What is a Nameserver?

Nameservers are specific parts of DNS. A nameserver fetches the website data associated with the IP address and quite literally serves it up to your web browser (like Google) to read the code used to create the website. Your browser then displays it instantly as a human-friendly page with images, graphics, words, etc.

Essentially, every time you enter a domain name into a browser, DNS first queries the root and TLD nameservers until it discovers the nameserver that’s responsible for that domain name (the authoritative nameserver). That nameserver then fields the request and locates the associated DNS record in its database. Once it finds the record, the nameserver returns the IP address to your browser. Finally, your browser uses this new IP address to ping the target webserver, and this web server returns the web page you requested.

What’s the difference between a web server and a web host?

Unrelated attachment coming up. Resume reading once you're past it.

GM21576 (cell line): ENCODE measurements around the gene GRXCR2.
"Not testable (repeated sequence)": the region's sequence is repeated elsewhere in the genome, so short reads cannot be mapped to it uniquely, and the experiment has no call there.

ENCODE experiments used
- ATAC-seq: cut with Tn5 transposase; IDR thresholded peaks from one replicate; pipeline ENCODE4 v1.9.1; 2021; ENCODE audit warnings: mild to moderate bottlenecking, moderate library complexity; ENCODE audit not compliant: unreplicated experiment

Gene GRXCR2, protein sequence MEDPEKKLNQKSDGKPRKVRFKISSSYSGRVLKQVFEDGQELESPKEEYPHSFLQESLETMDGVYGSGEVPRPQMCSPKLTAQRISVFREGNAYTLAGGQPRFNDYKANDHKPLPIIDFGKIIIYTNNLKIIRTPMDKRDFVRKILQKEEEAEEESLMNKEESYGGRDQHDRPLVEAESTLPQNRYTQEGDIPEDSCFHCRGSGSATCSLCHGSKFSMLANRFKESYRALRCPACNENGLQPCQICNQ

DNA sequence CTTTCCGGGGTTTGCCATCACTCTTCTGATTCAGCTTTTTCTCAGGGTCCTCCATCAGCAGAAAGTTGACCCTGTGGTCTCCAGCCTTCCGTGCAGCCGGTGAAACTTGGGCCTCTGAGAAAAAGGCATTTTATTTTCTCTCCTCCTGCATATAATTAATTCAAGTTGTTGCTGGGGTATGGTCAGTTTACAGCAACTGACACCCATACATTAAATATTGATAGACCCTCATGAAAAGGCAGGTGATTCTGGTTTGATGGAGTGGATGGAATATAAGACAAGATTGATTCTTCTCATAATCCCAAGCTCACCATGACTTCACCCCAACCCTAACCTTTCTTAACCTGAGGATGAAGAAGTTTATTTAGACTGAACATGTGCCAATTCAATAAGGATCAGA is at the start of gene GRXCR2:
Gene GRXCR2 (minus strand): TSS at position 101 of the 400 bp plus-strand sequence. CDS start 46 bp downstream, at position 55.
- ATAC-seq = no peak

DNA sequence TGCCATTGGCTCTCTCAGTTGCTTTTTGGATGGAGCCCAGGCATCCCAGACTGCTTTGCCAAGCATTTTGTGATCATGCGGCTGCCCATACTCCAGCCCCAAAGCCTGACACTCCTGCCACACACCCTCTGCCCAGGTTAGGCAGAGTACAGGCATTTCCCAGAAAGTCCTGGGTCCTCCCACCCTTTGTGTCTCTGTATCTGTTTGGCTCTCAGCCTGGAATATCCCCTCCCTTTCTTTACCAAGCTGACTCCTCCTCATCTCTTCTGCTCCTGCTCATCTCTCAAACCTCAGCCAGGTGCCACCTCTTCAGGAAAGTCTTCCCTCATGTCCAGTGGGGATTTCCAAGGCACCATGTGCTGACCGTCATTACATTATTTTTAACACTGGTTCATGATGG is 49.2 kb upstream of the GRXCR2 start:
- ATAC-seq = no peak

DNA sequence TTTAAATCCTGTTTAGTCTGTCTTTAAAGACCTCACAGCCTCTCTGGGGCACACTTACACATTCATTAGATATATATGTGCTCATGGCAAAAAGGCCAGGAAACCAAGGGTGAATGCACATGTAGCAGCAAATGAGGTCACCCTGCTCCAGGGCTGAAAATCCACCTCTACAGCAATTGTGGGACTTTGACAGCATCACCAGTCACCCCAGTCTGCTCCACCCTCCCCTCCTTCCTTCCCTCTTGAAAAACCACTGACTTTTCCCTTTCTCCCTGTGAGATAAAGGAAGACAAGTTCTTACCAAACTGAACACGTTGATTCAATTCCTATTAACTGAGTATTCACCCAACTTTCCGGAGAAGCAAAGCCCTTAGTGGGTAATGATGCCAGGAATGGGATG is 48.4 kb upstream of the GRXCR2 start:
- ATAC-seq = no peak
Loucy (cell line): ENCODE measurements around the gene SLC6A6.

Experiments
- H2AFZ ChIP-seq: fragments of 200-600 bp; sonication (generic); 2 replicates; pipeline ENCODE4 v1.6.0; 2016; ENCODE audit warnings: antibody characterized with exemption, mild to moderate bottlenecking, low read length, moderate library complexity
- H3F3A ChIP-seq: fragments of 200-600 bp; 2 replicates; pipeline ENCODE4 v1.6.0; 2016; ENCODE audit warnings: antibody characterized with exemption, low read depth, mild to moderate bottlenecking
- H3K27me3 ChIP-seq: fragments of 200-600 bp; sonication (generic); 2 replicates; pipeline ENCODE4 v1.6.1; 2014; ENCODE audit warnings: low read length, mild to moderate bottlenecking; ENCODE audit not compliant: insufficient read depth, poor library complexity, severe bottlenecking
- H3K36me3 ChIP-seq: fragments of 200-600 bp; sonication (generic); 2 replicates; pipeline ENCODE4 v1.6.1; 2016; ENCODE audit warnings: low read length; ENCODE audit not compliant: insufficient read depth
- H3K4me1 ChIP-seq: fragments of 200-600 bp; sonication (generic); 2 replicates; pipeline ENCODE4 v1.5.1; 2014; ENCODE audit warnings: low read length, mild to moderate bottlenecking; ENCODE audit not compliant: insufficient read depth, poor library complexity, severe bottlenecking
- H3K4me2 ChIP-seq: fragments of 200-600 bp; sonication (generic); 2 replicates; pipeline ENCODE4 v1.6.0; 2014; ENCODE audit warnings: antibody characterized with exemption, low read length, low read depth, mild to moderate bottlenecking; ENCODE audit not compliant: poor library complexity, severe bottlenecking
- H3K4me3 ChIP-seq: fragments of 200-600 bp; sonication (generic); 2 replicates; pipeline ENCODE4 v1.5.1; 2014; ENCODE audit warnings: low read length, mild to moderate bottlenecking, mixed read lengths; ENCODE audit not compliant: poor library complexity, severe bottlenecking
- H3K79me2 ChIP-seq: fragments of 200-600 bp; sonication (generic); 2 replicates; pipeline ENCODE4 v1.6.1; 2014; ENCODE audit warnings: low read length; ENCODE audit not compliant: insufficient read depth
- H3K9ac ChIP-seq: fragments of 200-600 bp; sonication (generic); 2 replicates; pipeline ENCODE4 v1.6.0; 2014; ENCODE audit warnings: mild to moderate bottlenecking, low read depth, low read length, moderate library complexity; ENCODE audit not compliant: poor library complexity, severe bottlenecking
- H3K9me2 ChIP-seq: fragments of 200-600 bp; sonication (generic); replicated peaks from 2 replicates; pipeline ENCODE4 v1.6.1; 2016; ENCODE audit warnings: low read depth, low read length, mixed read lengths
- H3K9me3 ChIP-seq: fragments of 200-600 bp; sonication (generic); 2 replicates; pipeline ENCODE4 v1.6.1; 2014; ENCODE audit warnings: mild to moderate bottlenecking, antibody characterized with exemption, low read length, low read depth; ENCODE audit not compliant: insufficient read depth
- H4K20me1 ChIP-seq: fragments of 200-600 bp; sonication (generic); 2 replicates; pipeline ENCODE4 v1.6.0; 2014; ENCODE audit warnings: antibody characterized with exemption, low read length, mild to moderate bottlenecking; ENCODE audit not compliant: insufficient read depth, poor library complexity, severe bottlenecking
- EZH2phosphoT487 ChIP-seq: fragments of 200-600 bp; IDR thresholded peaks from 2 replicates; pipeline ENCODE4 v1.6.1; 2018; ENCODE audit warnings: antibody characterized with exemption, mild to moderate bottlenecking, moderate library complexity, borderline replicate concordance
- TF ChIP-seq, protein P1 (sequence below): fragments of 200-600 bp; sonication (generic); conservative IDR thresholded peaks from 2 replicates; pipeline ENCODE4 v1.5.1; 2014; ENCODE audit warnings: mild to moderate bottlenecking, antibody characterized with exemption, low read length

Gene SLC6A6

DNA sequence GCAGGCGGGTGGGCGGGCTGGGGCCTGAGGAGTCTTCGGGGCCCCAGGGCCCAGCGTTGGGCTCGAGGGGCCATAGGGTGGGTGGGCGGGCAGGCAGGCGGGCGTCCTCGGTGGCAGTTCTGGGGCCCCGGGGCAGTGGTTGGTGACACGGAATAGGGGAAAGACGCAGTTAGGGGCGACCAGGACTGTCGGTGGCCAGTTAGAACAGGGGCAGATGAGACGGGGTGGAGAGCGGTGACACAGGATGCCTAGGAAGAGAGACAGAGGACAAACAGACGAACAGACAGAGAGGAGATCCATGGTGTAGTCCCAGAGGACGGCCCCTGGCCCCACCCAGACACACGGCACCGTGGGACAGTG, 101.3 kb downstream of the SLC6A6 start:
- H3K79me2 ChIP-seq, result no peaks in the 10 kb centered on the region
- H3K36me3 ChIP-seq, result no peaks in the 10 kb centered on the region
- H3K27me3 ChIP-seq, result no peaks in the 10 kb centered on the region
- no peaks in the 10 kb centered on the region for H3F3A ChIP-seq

The web server is the actual device or computer that stores your website and sends it to your website users. A web host is a company (like that provides server space for a website and access to your website throughout the internet, while the server stores the website information online, allowing the user to gain access via the web host.

More or less, “the web server is the machine that delivers your website, and the web host is the service that makes sure your website is available on the internet.”

What are DNS Records?

So what’s the big deal about DNS records? DNS records are also known as resource records and they are also critical parts of the Domain Name System. These records offer important information about a domain including data like its IP address, mail servers, etc.

So, nameservers physically fetch a DNS record that holds the IP address, data, etc. associated with a particular domain name. DNS records can also help you find your web or email hosting provider. For example, Google mail exchange (MX) records look like this: 


There are multiple types of DNS records, each with their own purpose and function. Understanding these records is crucial for managing your domain’s DNS settings and keeping your site and email systems functioning effectively and efficiently. If you’ve built a website with a web host and purchased a domain with a separate registrar, updating your DNS records are also useful for connecting your website and domain together.

Managing DNS Records

DNS records are typically managed through your domain registrar or a third-party DNS provider.